The opinion of the court was delivered by: Barisonek
The defendant, Saulo Burbano, was charged with N.J.S.A. 2C:39-5B, Unlawful Possession of a Weapon, a third degree offense, and N.J.S.A. 2C:29-2(a), Resisting Arrest, a fourth degree offense. Defendant applied for admission into Pretrial Intervention (PTI) and was rejected for admission.
Defendant was a patron at a local tavern and became involved in an altercation. Defendant alleged that as he left the tavern to retrieve some personalty from his automobile, he was accosted by several men who attempted to rob him. He further alleged that one individual produced a handgun and threatened him, that he disarmed this individual and fired the gun in the air to scare off the men. Defendant then alleged that when the police arrived, he walked from the area, removed the clip from the weapon, then replaced the clip and placed a round into the chamber. He then threw the weapon into a bush and kept walking until he was stopped by the police.
The police alleged that a call was received as to an altercation in the tavern, and that a gunshot had been fired in the tavern. When they arrived at the scene, the crowd pointed to defendant, who was walking away as the person involved in the altercation, and who discharged the weapon. The police yelled for defendant to stop, but he continued to quickly walk away. The police also alleged that they saw defendant carrying a silver handgun. When they pursued him with weapons drawn, they saw defendant throw the weapon into the bushes. When the police tried to detain defendant, a struggle ensued and defendant was arrested. The police subsequently retrieved the handgun from the bushes and found a live round in the chamber.
Initially, the PTI director and the prosecutor rejected defendant's petition for PTI under Rule 3:28, Guideline 3(i). They determined that the nature of the offense was of such a serious nature that it far outweighed any positive rehabilitation factors and that the action of defendant amounted to an act of violence and/or threat of violence.
The prosecutor, at defendant's request, agreed to reconsider his position of rejection due to proof problems, since the police had failed to secure the names of witnesses at the tavern during their investigation of the incident. The prosecutor felt that this failure would adversely affect the State's ability to prove its case. The prosecutor requested that the program director re-evaluate her position, which she agreed to do.
The program director, after reconsideration, declined to accept defendant for admission, citing the same reasons for rejection. The prosecutor, however, reversed his position and recommended defendant for admission. Defendant appeals to this Court based on the program director's recommendation to deny admission.
The issues at hand are who bears the ultimate responsibility of deciding whether a defendant shall be admitted into PTI when the program director and the prosecutor disagree on a defendant's admission, and whether the court must admit defendant if the prosecutor consents to admission. R. 3:28 clearly grants both the director and the prosecutor the power to deny an applicant admission into PTI.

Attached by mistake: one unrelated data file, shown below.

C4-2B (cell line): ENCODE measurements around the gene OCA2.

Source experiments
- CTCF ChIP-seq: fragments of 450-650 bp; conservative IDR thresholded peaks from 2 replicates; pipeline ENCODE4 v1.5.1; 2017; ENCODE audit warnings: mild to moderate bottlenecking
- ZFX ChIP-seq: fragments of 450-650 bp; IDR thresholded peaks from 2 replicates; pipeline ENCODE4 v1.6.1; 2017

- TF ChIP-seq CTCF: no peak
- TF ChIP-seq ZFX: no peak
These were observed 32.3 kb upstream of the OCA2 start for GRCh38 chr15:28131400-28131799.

The majority of case law to date under the separation of powers doctrine has dealt with judicial review of a prosecutor's refusal to consent to PTI admission, as opposed to a review of the prosecutor's consent to admission. The New Jersey Supreme Court has reasoned that judicial review is necessary but, due to separation of powers concerns, it should be limited in scope. See State v. Leonardis, 73 N.J. 360, 375 A.2d 607 (1977) (Leonardis II). There is no question under existing case law that a defendant must clearly and convincingly establish that a prosecutor's refusal to consent to admission was based upon a patent and gross abuse of discretion before a court may override the prosecutor's decision and suspend criminal proceedings. Id. at 382.
The Supreme Court also held that a defendant can demonstrate a patent and gross abuse of discretion when the prosecutor's refusal was not premised upon a consideration of all relevant factors, was based on a consideration of irrelevant or inappropriate factors or amounted to a clear error in judgment. A defendant must further show that the prosecutor's error will clearly subvert the goals underlying PTI. State v. Bender, 80 N.J. 84, 402 A.2d 217 (1979). The Bender court further restricted judicial review of the prosecutor's decision to the reasons given by the prosecutor for his or her refusal. Id. at 94.
State v. Dalglish, 86 N.J. 503, 432 A.2d 74 (1981), the Supreme Court reviewed the standard set forth in Leonardis II, in light of the codification of the PTI program contained in N.J.S.A. 2C:43-12. The Court upheld the high standard governing review of a prosecutor's veto. The Court in Dalglish reasoned that the concern over separation of powers motivated the Leonardis II decision and that concern survives the Legislature's enactment of the statutory PTI program. The Supreme Court opined that:
As we stated in Leonardis II, judicial review of a prosecutor's decision whether or not to suspend criminal charges infringes on both the Legislature's power to define crimes and the Executive's responsibility to enforce the laws and therefore must be performed with sensitivity.... Nevertheless, our concern about unwarranted interference with prosecutorial prerogative persists as a ...